Porter agreed that there is currently a problem with food and drink on the first floor. She doesn't feel that it could get worse. In the computer cluster and the Medieval Institute we do have "no food and drink" policies that are enforced. She is concerned about the unique and special book collections. However, librarians do not want to be enforcers. Their goal is public service.
The next issue was the future of technology in the building and whether the next generation of students will be coming with laptops. Younger noted that we plan to include multiple-person workstations and study rooms, and ports for computers. We are assuming that more computers will be brought in, but we do not know what kind of technology will be available. We are conducting an experiment with the OIT on wireless computing. Some libraries buy and check out laptops for building use.
Micek stated that the trend is for more students to bring laptops. He doesn't feel that he can get a lot done in a lab.
Father Poorman stated that the University will be opening DeBartolo in the evenings for students and study. Younger welcomed this development. We are at maximum capacity on weekends and concerned about having enough student study space. As staff expands and collections expand, this begins to put a squeeze on space.
Micek stated that many students study alone or with one or two other students. DeBartolo seems to be more conducive to group study. Father Poorman responded that there are ways to reconfigure. DeBartolo could become a central study space on campus.
Kirk noted that there is a lot of pressure regarding the need to collaborate on projects after hours. Safety and security are high priorities. Having a safe, 24-hour study space is a priority.
Younger asked about the demand for 24-hour study space. Norton responded that people are used to going to the library and that places like Reckers are too noisy for study. Lawrence added that graduate students are waiting in the morning when the doors are opened at 7:30 a.m.
Kirk expressed concern about the broader public coming into a 24-hour space. Younger replied that we will propose ID access with key cards.
Bender asked about other successful models. Younger replied that the planning committee made a site visit to Emory, where there is a similar situation. Micek noted that Stanford has 24-hour access with cards and that Yale has access to research materials but not the stacks. He asked about the possibility of student monitors. Kirk suggested monitors be employed, not working on a voluntary basis.
Kirk noted that the University would like to accommodate the students as much as possible. However, he does not encourage all night study. Cassidy added that LaFortune rarely has traffic after 4 a.m.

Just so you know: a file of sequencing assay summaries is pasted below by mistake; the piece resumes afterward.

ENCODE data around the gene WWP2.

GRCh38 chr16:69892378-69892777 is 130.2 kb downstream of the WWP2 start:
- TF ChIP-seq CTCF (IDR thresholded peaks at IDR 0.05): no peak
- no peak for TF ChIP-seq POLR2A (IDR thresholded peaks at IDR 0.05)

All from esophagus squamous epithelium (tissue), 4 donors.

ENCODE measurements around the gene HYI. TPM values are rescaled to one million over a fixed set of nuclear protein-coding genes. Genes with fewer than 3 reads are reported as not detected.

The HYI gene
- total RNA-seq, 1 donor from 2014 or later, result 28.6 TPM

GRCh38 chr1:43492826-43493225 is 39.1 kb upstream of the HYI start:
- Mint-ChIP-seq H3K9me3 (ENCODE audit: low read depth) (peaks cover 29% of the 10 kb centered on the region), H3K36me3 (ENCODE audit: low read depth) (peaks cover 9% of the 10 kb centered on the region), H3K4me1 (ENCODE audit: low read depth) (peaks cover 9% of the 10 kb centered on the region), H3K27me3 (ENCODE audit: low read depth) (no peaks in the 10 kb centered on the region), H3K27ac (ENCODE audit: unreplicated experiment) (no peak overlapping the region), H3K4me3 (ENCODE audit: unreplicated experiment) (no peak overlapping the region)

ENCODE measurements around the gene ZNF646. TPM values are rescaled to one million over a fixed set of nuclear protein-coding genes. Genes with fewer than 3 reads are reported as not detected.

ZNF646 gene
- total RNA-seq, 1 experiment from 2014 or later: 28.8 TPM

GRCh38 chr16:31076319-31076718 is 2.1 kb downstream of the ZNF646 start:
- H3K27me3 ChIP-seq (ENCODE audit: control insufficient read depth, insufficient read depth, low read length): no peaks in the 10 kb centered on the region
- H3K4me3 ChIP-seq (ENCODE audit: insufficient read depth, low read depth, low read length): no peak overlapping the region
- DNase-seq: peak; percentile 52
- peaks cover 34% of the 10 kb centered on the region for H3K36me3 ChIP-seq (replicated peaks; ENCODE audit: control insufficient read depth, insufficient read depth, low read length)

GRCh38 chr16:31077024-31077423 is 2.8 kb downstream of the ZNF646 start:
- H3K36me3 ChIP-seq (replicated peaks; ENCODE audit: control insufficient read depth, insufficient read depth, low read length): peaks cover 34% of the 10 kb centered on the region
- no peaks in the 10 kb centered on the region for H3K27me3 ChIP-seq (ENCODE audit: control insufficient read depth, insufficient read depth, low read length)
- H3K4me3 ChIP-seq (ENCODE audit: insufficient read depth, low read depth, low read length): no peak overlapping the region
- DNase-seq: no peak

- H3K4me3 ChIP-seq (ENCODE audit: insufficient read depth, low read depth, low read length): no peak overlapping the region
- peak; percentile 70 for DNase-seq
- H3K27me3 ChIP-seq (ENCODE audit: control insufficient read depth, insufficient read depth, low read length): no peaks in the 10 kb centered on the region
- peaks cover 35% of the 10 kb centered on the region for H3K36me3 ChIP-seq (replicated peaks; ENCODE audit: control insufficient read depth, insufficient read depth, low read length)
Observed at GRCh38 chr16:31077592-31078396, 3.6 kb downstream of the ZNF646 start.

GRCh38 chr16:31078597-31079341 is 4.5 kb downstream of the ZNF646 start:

Younger stated that historically there is very little traffic in other libraries in the early morning hours. However, so that staff do not have to leave or arrive at 4 a.m., the proposal is to stay open all night.
Cassidy observed that LaFortune was not designed to be a study area. Yet, at times, students ask to have the volume on the radio turned down. Father Poorman noted again that DeBartolo can help to resolve some of the problems. Living in a dormitory, he is aware of the fact that students leave to study at the library.
Bender suggested that the library is not in competition with other study areas on campus. We have a mission to make the library the focus of interaction and want to invite students to use the facilities and the materials as much as possible.
Taylor stated that it is his impression that books and periodicals are not the main reason students come to the library. Boulton stated that she is delighted to hear that students are converting all space to study space. Father Poorman added that they are also looking for good lounge space. Both study space and lounge space are needed.
Taylor suggested that some spaces could be used for different activities at different times. For example, in some areas we could "turn down the music" during exam periods. Father Poorman added that there is a large area in the student union at Marquette that converts from lounge space to study space at night.
Bender asked if off-campus students come back to the library to study at night. The students agreed that they do, and that they also come back to use the computer labs.
Rapagnani noted that the OIT is also conducting an experiment in DeBartolo with wireless computing. However, this includes an additional cost to the student since it requires a wireless card as well as an ethernet card. Five or ten years down the road it will probably be common. Meanwhile, the OIT is trying to populate areas with internet jacks wherever possible.
Younger asked for a summary of needs and desires. In general, the students agreed that their involvement is useful and should continue. They recommend 24-hour space, food 24 hours, continual expansion of computer and ethernet connections, access to food and drink, and comfortable seating with good lighting.
Boulton noted that Saint Mary's library is very nice. Younger stated that it is one of our models. Norton added that many students drive over to Saint Mary's to use their library.
Father Poorman expressed his appreciation for the process. Younger thanked all the guests for their input.
There being no further business, the meeting adjourned at 5:00 p.m.